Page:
THE ROAR

A tender reminder that when even a hug won’t help, friends are always there.

Will anything get Tortoise unstuck?

In a quest to climb a rock, Tortoise has gotten stuck upside down. Now Tortoise is quite upset. Rabbit suggests digging a hole (“That’s what I do when I’m upset”). Tortoise is too unhappy to dig. Fox brings a smelly boot, but Tortoise is too sad and angry for stinky footwear. Even Hedgehog’s offer of a hug won’t help…in fact, it makes Tortoise roar! Owl suggests Hedgehog try to understand how Tortoise feels. After replicating Tortoise’s fall and flip, Hedgehog does. Then, Hedgehog listens while Tortoise talks, and after that, they are quiet together, both on their backs watching clouds until…Hedgehog honks, and that makes Tortoise laugh. Hedgehog helps Tortoise up, and Tortoise says, “If I ever get stuck again… // …then I hope I get stuck with you!” In their fourth outing, Hedgehog and friends show that even the hugs they are famous for can’t solve every problem. McLaughlin and Dunbar have, once again, with simple text and soft watercolors depicting pudgy woodland creatures, effectively explained a complex topic. Useful, instructive, not the least bit didactic, this is a strong conversation starter but also a sweet picture book about two good friends. (This book was reviewed digitally.)

A tender reminder that when even a hug won’t help, friends are always there. (Picture book. 2-7)

Pub Date: Sept. 13, 2022

ISBN: 978-0-571-37434-2

Page Count: 32

Publisher: Faber & Faber

Review Posted Online: May 24, 2022

Kirkus Reviews Issue: June 15, 2022

CARPENTER'S HELPER

Renata’s wren encounter proves magical, one most children could only wish to experience outside of this lovely story.

A home-renovation project is interrupted by a family of wrens, allowing a young girl an up-close glimpse of nature.

Renata and her father enjoy working on upgrading their bathroom, installing a clawfoot bathtub, and cutting a space for a new window. One warm night, after Papi leaves the window space open, two wrens begin making a nest in the bathroom. Rather than seeing it as an unfortunate delay of their project, Renata and Papi decide to let the avian carpenters continue their work. Renata witnesses the birth of four chicks as their rosy eggs split open “like coats that are suddenly too small.” Renata finds at a crucial moment that she can help the chicks learn to fly, even with the bittersweet knowledge that it will only hasten their exits from her life. Rosen uses lively language and well-chosen details to move the story of the baby birds forward. The text suggests the strong bond built by this Afro-Latinx father and daughter with their ongoing project without needing to point it out explicitly, a light touch in a picture book full of delicate, well-drawn moments and precise wording. Garoche’s drawings are impressively detailed, from the nest’s many small bits to the developing first feathers on the chicks and the wall smudges and exposed wiring of the renovation. (This book was reviewed digitally with 10-by-20-inch double-page spreads viewed at actual size.)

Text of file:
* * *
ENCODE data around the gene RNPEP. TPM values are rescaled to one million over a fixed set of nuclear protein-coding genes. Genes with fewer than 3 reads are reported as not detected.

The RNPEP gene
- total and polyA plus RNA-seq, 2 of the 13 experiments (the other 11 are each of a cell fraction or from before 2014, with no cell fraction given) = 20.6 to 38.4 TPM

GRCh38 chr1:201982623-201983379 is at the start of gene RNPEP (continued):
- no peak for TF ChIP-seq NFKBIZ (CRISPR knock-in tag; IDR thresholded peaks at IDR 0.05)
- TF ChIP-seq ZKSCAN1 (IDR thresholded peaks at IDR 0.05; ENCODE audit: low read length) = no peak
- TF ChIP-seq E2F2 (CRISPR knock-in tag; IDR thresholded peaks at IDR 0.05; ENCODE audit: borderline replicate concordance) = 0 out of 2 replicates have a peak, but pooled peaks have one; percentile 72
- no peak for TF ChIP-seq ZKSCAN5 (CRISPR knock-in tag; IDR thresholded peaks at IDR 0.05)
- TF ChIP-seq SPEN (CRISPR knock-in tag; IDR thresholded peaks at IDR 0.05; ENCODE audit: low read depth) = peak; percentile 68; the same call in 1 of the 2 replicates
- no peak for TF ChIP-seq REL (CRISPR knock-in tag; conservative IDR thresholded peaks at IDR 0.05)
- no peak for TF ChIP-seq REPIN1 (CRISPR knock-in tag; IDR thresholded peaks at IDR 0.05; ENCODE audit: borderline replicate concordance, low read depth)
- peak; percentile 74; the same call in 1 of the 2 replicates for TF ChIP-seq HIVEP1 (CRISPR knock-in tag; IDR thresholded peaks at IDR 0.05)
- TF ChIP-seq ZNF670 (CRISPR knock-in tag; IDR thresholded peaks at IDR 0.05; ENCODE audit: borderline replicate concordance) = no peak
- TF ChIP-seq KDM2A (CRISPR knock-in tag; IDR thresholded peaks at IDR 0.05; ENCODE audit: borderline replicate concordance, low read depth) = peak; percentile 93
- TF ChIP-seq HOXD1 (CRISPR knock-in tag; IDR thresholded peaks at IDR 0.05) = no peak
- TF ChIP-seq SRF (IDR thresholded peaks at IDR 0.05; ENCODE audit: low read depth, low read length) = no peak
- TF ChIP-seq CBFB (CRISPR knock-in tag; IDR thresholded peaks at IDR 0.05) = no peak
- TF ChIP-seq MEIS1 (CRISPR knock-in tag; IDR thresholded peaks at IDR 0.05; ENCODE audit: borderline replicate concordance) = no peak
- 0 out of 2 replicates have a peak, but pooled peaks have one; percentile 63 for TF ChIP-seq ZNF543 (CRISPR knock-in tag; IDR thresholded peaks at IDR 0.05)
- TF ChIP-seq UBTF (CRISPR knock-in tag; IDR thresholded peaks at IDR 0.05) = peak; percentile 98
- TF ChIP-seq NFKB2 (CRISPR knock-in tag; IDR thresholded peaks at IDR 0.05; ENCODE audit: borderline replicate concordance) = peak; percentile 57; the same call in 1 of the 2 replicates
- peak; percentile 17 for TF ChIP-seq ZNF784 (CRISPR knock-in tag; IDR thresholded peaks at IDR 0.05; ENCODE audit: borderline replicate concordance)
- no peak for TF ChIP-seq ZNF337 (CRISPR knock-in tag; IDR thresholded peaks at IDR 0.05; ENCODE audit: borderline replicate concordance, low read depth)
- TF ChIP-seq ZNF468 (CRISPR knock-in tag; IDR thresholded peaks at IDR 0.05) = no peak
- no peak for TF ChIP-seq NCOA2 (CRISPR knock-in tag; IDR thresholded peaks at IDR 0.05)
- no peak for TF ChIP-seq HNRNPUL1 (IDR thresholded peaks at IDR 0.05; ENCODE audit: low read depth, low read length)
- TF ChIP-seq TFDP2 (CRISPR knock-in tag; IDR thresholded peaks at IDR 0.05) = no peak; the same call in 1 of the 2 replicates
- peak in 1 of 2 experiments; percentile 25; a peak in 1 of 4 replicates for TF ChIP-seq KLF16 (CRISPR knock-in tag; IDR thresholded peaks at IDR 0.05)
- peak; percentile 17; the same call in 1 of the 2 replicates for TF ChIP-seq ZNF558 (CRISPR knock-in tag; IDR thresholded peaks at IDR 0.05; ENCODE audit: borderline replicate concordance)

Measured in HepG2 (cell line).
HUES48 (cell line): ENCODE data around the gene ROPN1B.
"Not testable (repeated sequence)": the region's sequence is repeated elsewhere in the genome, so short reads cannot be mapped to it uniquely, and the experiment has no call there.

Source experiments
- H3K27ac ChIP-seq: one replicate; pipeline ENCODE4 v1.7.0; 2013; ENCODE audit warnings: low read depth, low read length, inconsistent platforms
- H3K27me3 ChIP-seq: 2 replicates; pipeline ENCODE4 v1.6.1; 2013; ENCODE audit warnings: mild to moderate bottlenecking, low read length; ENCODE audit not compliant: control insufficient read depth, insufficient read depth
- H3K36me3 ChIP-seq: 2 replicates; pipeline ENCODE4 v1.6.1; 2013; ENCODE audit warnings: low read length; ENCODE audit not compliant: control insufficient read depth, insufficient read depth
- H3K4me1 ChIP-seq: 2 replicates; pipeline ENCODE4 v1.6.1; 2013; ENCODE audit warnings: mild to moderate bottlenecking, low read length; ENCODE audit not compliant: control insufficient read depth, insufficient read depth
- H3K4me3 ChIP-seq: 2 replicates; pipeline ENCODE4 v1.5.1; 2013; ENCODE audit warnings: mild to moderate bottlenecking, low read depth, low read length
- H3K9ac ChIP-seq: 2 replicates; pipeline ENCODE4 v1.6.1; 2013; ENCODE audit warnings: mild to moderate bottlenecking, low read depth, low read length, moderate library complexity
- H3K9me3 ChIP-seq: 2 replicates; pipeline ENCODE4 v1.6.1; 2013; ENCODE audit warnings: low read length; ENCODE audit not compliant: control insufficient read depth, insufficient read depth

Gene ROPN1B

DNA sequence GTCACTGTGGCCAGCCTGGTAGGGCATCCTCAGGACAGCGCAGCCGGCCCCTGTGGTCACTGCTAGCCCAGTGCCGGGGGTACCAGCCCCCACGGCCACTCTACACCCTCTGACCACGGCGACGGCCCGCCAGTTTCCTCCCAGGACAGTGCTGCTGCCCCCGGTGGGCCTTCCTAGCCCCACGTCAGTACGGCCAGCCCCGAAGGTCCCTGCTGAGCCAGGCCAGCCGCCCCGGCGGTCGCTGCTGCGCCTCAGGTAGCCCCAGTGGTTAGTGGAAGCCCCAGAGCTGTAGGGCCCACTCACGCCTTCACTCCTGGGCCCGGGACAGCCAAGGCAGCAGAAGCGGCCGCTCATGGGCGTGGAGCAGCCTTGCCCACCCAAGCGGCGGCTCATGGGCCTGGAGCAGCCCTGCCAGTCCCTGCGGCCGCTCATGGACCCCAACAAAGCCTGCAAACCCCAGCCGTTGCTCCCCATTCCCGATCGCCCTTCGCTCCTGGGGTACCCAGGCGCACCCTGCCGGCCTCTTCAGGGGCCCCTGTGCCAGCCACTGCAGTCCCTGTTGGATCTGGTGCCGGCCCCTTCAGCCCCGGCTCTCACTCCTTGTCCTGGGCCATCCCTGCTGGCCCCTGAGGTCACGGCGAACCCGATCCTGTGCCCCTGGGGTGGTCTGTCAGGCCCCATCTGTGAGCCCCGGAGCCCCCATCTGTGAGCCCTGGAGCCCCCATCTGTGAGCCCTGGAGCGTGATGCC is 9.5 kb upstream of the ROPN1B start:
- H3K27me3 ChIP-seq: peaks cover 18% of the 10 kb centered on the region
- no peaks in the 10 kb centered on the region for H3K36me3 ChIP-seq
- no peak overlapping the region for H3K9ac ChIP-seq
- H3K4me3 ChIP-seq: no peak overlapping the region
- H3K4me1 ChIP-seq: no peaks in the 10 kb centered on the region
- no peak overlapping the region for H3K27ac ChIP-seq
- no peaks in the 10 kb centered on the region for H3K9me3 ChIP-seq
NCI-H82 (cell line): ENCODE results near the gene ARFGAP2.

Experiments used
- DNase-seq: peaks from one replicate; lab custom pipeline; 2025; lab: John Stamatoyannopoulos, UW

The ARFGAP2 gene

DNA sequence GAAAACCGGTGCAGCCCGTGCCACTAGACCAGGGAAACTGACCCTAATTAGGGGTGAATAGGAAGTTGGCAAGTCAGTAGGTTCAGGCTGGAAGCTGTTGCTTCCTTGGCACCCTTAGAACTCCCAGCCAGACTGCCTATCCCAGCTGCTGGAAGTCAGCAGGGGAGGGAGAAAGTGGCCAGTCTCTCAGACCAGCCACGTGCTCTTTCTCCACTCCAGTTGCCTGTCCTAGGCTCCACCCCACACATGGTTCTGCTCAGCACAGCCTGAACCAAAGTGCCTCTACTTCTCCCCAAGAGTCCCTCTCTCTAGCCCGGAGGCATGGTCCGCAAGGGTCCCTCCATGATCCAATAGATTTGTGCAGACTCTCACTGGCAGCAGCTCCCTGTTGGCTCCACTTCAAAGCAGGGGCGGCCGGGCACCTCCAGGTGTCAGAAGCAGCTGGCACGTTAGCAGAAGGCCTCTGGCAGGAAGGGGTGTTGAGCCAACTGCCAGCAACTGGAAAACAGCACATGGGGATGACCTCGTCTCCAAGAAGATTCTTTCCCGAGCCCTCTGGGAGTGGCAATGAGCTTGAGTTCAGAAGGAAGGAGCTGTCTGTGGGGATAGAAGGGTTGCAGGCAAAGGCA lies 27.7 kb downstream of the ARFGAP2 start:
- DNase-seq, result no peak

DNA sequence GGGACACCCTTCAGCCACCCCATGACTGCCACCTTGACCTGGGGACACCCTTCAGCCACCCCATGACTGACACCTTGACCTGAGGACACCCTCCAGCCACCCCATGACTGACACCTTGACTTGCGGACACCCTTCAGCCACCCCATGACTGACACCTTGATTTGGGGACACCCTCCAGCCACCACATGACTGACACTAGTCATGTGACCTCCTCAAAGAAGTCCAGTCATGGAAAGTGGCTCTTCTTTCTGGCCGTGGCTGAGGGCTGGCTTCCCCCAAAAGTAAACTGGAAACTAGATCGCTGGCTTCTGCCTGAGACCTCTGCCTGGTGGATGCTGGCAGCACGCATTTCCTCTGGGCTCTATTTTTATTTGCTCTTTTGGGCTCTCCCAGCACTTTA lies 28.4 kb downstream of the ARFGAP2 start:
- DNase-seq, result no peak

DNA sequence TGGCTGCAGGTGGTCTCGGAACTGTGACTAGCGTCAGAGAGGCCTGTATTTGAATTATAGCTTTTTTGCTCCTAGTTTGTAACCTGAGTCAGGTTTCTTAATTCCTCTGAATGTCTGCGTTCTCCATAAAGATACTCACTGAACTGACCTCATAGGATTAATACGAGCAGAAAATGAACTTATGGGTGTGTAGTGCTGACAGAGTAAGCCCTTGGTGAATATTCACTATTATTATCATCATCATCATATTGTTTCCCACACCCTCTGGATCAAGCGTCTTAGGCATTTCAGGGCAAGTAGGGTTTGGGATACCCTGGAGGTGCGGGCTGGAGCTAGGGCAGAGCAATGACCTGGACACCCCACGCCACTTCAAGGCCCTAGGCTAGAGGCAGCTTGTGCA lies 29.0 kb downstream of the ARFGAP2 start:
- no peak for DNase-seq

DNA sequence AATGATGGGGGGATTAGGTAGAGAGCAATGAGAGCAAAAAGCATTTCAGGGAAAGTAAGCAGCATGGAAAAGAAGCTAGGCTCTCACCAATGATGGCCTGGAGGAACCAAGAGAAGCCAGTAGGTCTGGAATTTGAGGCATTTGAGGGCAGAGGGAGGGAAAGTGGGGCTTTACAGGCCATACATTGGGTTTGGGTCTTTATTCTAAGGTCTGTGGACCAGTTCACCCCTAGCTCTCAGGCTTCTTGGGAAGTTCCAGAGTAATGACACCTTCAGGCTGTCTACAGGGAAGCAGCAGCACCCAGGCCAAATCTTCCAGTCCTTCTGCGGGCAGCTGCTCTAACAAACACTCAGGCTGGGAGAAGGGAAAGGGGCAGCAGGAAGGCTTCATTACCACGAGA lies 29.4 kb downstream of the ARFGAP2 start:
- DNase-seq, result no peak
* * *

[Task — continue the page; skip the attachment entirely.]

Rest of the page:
Renata’s wren encounter proves magical, one most children could only wish to experience outside of this lovely story. (Picture book. 3-7)

Pub Date: March 16, 2021

ISBN: 978-0-593-12320-1

Page Count: 40

Publisher: Schwartz & Wade/Random

Review Posted Online: Jan. 12, 2021

Kirkus Reviews Issue: Feb. 1, 2021

LITTLE BLUE TRUCK'S HALLOWEEN

Beloved Little Blue takes a bit of the mystery—and fear—out of Halloween costumes.

A lift-the-flap book gives the littlest trick-or-treaters some practice identifying partygoers under their costumes.

Little Blue Truck and his buddy Toad are off to a party, and they invite readers (and a black cat) along for the ride: “ ‘Beep! Beep! Beep!’ / says Little Blue. / ‘It’s Halloween!’ / You come, too.” As they drive, they are surprised (and joined) by many of their friends in costume. “Who’s that in a tutu / striking a pose / up on the tiniest / tips of her toes? / Under the mask / who do you see?” Lifting the flap unmasks a friend: “ ‘Quack!’ says the duck. / ‘It’s me! It’s me!’ ” The sheep is disguised as a clown, the cow’s a queen, the pig’s a witch, the hen and her chick are pirates, and the horse is a dragon. Not to be left out, Little Blue has a costume, too. The flaps are large and sturdy, and enough of the animals’ characteristic features are visible under and around the costumes that little ones will be able to make successful guesses even on the first reading. Lovely curvy shapes and autumn colors fade to dusky blues as night falls, and children are sure to notice the traditional elements of a Halloween party: apple bobbing, lit jack-o’-lanterns, and punch and treats.

Beloved Little Blue takes a bit of the mystery—and fear—out of Halloween costumes. (Board book. 2-4)

Pub Date: July 5, 2016

ISBN: 978-0-544-77253-3

Page Count: 16

Publisher: HMH Books

Review Posted Online: July 19, 2016

Kirkus Reviews Issue: Aug. 1, 2016

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